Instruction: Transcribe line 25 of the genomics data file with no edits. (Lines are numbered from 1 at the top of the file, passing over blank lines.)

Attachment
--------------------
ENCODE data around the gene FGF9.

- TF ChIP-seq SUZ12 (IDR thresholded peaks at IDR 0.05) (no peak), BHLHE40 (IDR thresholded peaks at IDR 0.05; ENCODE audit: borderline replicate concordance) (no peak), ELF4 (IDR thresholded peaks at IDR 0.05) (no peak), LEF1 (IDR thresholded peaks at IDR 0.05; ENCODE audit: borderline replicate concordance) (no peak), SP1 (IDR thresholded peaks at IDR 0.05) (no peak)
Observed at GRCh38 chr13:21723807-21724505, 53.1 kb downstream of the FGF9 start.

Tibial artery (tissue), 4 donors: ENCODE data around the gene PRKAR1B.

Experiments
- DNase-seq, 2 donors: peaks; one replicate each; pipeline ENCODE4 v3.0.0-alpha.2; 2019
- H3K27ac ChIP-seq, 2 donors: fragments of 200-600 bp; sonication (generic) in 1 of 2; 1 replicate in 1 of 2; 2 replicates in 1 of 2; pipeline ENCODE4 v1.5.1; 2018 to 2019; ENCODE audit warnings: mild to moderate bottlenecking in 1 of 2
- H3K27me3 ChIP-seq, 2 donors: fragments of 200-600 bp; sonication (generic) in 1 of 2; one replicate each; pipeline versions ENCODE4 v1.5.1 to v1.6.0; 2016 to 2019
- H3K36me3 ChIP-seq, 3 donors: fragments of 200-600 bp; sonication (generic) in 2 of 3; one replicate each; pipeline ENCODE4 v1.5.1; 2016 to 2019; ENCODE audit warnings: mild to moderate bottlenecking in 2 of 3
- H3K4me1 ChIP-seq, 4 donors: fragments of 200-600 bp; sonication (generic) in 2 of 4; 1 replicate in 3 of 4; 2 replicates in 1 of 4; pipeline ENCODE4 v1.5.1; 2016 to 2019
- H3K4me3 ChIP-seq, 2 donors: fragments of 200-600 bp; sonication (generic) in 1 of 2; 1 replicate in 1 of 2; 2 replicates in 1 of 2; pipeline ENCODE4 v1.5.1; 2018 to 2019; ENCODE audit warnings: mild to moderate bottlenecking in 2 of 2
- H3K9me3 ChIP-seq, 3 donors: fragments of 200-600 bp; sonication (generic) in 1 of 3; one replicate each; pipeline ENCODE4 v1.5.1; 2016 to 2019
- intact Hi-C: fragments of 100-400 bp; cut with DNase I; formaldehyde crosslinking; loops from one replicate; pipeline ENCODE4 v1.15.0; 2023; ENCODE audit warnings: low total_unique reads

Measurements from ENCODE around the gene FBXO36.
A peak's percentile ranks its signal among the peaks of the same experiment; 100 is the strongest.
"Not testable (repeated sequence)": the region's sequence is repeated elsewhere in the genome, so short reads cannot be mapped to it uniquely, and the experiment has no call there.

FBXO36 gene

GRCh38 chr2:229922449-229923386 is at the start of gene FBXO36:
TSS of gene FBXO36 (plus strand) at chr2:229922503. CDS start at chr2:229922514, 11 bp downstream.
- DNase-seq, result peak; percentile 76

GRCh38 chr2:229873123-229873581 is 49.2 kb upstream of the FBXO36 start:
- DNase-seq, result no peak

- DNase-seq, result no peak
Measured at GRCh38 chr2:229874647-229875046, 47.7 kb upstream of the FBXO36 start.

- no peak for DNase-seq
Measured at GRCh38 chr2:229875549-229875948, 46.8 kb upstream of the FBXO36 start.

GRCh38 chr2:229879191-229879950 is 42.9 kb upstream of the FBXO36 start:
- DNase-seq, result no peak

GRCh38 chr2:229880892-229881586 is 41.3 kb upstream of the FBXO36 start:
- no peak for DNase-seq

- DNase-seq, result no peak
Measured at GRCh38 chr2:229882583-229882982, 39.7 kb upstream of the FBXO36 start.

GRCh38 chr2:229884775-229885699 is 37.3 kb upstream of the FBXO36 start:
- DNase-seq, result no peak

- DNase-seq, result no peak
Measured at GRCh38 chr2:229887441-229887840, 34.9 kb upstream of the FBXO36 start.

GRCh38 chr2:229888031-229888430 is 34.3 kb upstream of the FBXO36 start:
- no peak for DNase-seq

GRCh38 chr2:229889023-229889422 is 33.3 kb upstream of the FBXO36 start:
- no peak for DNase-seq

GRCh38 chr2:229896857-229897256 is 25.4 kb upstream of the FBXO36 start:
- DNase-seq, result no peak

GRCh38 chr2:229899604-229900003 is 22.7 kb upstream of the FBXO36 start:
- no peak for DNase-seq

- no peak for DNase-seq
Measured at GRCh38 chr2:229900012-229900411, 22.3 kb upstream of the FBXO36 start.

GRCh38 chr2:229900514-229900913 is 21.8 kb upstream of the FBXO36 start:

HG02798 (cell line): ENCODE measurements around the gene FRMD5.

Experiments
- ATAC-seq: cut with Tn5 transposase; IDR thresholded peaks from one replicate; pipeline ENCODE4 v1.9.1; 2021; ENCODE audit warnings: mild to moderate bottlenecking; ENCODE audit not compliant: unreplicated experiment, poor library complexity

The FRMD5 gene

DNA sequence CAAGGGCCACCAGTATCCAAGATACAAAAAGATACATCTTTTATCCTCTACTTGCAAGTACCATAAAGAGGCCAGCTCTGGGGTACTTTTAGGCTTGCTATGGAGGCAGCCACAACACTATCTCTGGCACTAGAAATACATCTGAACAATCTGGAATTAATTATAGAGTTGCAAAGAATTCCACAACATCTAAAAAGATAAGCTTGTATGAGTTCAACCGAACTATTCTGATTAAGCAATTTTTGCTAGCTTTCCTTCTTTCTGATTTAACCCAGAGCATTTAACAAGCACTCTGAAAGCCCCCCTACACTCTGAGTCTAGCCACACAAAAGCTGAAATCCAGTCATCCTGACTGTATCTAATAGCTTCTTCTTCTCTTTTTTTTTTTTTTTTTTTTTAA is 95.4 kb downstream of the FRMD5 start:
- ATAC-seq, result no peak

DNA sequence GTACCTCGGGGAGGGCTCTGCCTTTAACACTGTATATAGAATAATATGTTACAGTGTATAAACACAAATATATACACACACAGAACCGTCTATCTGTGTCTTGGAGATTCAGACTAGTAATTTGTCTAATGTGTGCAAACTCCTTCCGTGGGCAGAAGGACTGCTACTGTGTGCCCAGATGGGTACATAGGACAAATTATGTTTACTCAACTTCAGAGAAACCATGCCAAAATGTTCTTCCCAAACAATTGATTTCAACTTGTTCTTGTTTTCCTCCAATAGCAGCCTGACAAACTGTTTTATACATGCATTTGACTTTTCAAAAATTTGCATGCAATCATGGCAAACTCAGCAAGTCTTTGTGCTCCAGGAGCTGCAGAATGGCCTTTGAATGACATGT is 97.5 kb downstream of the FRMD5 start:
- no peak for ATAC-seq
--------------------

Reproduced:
- no peak for DNase-seq